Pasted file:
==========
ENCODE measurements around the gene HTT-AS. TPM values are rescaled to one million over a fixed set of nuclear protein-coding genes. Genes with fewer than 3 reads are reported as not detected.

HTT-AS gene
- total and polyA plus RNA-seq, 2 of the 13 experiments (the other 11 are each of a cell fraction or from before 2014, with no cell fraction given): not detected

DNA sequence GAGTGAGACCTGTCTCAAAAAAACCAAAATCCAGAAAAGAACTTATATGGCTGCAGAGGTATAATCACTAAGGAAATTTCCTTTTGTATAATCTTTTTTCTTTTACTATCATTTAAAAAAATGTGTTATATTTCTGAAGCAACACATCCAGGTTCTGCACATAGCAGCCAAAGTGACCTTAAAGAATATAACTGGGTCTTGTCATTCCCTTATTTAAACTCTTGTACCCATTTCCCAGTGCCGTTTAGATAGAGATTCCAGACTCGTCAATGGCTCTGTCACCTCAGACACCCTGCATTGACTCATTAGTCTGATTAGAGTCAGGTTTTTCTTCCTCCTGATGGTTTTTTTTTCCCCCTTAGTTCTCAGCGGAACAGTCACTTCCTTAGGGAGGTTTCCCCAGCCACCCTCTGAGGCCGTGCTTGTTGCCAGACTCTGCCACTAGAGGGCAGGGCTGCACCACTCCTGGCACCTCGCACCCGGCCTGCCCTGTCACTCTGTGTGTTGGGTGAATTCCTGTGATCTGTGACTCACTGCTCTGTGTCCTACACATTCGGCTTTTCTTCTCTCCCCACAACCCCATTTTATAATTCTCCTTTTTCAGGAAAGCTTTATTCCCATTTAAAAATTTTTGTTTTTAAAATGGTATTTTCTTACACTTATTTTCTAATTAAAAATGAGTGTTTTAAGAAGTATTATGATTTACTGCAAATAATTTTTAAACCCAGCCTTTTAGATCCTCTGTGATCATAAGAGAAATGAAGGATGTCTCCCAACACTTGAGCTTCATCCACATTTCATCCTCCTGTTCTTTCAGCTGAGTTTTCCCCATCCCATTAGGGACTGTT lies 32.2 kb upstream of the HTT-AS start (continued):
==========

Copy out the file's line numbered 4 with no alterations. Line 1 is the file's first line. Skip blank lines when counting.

DNA sequence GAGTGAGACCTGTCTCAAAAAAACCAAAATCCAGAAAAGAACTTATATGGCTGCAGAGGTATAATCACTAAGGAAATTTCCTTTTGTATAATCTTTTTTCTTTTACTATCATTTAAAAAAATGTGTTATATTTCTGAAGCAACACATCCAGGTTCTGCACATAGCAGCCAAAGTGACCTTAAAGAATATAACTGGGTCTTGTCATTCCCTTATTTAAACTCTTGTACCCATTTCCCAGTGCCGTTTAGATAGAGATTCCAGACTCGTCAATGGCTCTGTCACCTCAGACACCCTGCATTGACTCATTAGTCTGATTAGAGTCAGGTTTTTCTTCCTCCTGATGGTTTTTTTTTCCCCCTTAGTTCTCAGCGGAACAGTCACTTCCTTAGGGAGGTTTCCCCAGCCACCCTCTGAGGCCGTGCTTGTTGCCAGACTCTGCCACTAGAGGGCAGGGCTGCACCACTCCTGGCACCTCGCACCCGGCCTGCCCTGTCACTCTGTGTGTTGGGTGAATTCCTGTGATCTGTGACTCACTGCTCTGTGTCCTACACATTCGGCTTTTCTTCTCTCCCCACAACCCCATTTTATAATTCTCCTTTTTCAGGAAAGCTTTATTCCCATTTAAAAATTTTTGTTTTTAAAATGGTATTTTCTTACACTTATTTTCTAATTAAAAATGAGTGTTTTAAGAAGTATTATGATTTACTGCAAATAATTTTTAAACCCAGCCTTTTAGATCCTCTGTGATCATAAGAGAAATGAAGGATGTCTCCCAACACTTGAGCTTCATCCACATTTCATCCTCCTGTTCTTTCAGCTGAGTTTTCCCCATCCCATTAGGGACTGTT lies 32.2 kb upstream of the HTT-AS start (continued):